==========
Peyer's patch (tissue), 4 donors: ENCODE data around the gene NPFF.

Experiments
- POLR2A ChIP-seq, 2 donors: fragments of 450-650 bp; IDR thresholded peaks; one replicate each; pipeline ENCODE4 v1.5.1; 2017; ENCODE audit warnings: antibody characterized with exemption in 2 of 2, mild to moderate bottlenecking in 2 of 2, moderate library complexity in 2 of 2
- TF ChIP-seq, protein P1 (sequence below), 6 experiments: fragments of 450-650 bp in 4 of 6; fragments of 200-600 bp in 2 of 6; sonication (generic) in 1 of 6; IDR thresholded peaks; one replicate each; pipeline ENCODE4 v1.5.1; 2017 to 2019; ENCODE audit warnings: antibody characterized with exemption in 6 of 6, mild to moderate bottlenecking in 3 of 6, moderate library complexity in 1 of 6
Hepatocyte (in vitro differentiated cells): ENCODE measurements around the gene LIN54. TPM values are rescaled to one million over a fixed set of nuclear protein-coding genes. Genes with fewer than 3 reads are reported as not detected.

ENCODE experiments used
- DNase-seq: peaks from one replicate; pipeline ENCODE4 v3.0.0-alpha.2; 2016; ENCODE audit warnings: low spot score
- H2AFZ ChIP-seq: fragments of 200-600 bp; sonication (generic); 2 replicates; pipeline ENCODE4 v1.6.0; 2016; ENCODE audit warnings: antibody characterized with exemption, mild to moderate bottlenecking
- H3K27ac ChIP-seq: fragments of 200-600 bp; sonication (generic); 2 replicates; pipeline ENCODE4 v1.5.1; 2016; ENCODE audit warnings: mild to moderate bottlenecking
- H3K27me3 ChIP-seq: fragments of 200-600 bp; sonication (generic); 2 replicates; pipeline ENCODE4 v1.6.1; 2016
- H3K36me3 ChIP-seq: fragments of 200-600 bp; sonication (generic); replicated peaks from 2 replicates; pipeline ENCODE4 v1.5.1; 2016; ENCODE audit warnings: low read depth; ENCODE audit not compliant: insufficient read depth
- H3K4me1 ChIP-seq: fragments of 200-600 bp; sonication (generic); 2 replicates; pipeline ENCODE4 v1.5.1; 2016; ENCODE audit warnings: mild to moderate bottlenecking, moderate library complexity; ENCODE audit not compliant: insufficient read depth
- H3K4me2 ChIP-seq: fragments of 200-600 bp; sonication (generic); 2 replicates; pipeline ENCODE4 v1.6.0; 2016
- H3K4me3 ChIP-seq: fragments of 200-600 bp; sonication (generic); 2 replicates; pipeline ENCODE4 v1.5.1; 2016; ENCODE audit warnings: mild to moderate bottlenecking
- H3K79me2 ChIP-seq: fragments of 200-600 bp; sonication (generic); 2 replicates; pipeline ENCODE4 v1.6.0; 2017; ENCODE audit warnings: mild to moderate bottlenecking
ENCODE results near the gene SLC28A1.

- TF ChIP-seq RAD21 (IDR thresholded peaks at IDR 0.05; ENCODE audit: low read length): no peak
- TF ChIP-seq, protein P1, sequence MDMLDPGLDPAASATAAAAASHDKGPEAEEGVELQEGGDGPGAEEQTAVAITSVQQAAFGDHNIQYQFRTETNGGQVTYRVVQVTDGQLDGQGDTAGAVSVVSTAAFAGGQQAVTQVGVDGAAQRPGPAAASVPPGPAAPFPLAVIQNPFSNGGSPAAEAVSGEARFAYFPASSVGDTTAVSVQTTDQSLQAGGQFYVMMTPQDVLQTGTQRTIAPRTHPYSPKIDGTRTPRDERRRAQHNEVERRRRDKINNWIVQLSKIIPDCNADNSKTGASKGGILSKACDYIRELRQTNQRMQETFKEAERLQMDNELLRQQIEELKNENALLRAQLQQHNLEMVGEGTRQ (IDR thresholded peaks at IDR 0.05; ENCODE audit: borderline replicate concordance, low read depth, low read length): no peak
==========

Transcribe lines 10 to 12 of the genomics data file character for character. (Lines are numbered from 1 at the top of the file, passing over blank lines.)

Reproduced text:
- H3K27me3 ChIP-seq: fragments of 200-600 bp; sonication (generic); 2 replicates; pipeline ENCODE4 v1.6.1; 2016
- H3K36me3 ChIP-seq: fragments of 200-600 bp; sonication (generic); replicated peaks from 2 replicates; pipeline ENCODE4 v1.5.1; 2016; ENCODE audit warnings: low read depth; ENCODE audit not compliant: insufficient read depth
- H3K4me1 ChIP-seq: fragments of 200-600 bp; sonication (generic); 2 replicates; pipeline ENCODE4 v1.5.1; 2016; ENCODE audit warnings: mild to moderate bottlenecking, moderate library complexity; ENCODE audit not compliant: insufficient read depth